Regeneron Pharmaceuticals Inc. has opened a new genetics center tasked with analyzing the genomes of at least 100,000 Geisinger Health System patients in the next 5 years. The company hopes the volume of data, diversity of the patient population and rapid validation in humanized mouse models will yield more actionable opportunities than earlier sequencing efforts.

Regeneron is the latest company to enhance in-house commitments to genomics-guided drug discovery as the cost of whole-genome sequencing falls and throughput improves. Another example is Amgen Inc.'s December 2012 acquisition of deCode genetics ehf for
$415 million in cash.1

"This is genomics the second time around," Regeneron CSO George Yancopoulos told SciBX. "During the genomics bubble of 2000, there was premature excitement and hype, but we emphasized the need for functional genetic studies in mice and did not think direct human sequencing would be a large tool for drug discovery."

Indeed, in a September 2000 interview with BioCentury,2 he extolled the functional approach. "We are amazed at the amount of information that's been generated, but that is the easy part. The difficult part is translating that into valuable targets. There is no way of automating the scientific process. Traditional genomics has not yet led to a major scientific discovery that provides insight about a disease," he said.

"What has changed since then," Yancopoulos told SciBX last week, "is that the technology has improved exponentially." He also noted that low throughput genomics studies from academic teams have driven many drug discovery efforts, including two that were directly relevant for Regeneron.

An early genomics study identified and characterized mutations in NLR family pyrin domain containing 3 (NLRP3; NALP3; CIAS1) as the cause of cryopyrin-associated periodic syndromes (CAPS). That finding led to the development of Regeneron's first marketed product, the IL-1 trap Arcalyst rilonacept.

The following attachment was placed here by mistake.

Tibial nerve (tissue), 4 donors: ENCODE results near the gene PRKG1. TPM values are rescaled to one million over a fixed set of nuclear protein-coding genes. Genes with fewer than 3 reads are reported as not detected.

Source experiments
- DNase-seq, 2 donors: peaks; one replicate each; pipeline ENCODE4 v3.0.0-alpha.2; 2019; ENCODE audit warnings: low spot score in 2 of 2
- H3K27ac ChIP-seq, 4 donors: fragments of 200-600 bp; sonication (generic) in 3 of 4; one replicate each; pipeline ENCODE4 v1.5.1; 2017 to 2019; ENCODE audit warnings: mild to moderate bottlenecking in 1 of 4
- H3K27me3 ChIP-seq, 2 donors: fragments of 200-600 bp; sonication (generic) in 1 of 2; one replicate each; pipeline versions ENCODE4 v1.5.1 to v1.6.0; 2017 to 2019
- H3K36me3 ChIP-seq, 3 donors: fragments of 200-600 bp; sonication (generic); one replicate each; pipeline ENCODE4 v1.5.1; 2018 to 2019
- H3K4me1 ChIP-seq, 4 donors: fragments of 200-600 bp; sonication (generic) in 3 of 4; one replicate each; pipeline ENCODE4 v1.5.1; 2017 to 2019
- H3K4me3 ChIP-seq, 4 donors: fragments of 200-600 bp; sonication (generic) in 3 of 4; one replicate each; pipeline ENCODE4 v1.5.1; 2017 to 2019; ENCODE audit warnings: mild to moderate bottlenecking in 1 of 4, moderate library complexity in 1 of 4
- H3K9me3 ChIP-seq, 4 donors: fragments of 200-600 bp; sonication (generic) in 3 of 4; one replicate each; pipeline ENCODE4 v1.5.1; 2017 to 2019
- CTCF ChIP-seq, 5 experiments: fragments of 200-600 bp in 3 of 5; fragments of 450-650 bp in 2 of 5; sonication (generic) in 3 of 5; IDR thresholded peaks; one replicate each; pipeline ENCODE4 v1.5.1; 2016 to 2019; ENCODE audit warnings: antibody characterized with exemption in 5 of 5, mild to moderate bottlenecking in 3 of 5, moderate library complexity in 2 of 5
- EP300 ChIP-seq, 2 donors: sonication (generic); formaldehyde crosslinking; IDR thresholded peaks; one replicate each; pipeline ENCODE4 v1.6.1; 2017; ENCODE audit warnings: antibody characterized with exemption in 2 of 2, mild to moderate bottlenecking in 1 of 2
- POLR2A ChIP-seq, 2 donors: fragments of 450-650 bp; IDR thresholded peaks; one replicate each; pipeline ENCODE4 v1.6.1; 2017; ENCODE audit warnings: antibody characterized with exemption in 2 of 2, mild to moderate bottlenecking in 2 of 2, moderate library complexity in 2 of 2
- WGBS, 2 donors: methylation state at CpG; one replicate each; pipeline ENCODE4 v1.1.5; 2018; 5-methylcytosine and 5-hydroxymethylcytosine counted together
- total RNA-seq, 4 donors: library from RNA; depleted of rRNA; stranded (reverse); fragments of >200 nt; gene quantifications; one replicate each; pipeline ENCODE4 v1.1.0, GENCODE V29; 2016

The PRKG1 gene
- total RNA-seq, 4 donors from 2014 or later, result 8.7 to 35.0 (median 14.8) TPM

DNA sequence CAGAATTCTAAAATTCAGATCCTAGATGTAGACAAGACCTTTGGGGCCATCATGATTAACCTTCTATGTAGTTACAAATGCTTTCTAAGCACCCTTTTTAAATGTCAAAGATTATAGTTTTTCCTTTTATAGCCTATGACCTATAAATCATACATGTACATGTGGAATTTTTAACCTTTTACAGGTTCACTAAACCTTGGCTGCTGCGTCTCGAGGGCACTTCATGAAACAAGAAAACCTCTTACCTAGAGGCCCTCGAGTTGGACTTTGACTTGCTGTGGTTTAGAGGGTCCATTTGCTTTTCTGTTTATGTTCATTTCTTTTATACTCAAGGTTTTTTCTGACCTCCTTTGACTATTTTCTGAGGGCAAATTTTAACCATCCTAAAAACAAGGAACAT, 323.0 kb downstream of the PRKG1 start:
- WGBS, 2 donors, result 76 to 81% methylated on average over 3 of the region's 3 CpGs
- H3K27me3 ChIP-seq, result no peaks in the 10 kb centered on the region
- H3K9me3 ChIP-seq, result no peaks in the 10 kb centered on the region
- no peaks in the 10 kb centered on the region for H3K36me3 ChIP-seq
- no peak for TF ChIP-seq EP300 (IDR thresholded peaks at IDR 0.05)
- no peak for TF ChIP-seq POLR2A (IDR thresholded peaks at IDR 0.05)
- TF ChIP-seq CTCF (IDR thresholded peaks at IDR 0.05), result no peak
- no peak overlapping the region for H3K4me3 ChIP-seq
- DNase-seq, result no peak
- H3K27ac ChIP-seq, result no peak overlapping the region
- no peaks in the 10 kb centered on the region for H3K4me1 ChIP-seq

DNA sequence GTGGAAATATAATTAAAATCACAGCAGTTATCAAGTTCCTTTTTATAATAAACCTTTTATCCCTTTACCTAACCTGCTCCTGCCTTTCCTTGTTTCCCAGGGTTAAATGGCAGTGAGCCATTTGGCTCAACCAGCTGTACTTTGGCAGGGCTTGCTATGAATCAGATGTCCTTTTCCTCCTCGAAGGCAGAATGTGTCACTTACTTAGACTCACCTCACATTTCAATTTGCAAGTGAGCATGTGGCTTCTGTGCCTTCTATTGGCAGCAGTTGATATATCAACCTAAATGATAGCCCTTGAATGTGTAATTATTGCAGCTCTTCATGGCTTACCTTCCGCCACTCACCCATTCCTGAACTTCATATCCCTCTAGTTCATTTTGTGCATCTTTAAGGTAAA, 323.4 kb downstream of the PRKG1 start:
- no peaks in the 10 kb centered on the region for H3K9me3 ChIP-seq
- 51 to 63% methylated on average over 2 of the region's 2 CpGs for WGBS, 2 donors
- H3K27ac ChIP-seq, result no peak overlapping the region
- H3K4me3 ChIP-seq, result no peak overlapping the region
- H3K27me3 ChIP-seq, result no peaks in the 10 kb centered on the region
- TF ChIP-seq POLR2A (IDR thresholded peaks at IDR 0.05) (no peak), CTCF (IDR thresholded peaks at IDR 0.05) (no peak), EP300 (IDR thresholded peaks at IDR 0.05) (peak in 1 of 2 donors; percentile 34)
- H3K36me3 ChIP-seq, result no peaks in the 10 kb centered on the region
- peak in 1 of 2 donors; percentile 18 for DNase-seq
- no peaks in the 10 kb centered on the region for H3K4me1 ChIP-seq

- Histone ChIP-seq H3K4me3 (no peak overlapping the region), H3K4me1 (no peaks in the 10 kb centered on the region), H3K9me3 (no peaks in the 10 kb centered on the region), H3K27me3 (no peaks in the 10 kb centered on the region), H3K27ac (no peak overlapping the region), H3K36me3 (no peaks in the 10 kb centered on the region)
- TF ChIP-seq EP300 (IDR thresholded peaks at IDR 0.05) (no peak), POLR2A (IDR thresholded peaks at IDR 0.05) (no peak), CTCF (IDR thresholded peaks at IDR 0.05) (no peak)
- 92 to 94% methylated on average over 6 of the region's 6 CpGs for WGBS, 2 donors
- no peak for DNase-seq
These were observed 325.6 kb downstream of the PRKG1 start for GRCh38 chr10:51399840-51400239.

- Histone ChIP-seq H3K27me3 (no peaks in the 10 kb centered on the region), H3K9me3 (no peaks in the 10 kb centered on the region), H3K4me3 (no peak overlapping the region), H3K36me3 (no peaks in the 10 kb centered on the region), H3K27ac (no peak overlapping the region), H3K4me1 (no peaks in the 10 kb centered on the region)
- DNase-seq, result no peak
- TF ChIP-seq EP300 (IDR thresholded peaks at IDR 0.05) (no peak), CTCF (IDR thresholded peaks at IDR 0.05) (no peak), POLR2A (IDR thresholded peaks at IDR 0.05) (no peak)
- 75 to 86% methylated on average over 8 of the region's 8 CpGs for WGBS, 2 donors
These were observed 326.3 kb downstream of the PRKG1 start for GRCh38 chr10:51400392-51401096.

More recent academic studies linked proprotein convertase subtilisin/kexin type 9 (PCSK9) mutations to hypercholesterolemia and led to the development of PCSK9-targeting drugs.

At least 10 companies are developing inhibitors of the target, and Regeneron and partner Sanofi have the anti-PCSK9 mAb alirocumab in 12 Phase III studies.

Yancopoulos said that the ability to perform large-scale, whole-exome and whole-genome sequencing and automate the process was one reason that the time was right to reinvest in a genomics discovery effort. Indeed, the day after Regeneron and Geisinger launched their initiative, Illumina Inc. introduced the first system capable of sequencing whole human genomes for less than $1,000.

Regeneron did not disclose the technology its sequencing center will use but did say it will use a combination of whole-exome and whole-genome technologies, as whole-exome sequencing is still substantially less expensive.

The center will be operated as a wholly owned subsidiary of Regeneron named Regeneron Genetics LLC. To lead its sequencing operations, the company hired John Overton, who previously was associate director of the Yale University Center for Genome Analysis.

To lead informatics, the company hired Jeffrey Reid, who was formerly an assistant professor at the Human Genome Sequencing Center at the Baylor College of Medicine.